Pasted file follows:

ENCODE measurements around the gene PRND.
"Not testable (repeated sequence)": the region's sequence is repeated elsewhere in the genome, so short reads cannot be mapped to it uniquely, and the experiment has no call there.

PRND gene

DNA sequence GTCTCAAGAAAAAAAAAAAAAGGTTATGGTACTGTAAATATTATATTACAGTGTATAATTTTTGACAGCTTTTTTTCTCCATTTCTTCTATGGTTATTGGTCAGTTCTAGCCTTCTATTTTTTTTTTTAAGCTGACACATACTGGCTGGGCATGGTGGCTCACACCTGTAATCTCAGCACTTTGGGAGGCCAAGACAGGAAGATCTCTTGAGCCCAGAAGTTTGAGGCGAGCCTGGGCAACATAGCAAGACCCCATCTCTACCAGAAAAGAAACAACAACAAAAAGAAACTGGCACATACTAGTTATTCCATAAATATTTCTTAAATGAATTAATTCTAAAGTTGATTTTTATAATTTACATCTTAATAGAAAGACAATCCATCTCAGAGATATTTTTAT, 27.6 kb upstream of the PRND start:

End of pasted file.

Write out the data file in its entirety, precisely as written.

ENCODE measurements around the gene PRND.
"Not testable (repeated sequence)": the region's sequence is repeated elsewhere in the genome, so short reads cannot be mapped to it uniquely, and the experiment has no call there.

PRND gene

DNA sequence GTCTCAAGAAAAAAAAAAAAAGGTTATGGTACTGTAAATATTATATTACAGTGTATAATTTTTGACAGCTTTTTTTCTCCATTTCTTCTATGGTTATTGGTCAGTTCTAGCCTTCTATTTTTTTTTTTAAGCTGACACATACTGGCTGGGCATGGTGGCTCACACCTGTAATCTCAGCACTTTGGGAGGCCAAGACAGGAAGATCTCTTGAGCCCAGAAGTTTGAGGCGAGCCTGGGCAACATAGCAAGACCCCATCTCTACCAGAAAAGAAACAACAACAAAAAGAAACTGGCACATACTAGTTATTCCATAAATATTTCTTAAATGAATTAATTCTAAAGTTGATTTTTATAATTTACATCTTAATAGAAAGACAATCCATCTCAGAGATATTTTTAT, 27.6 kb upstream of the PRND start: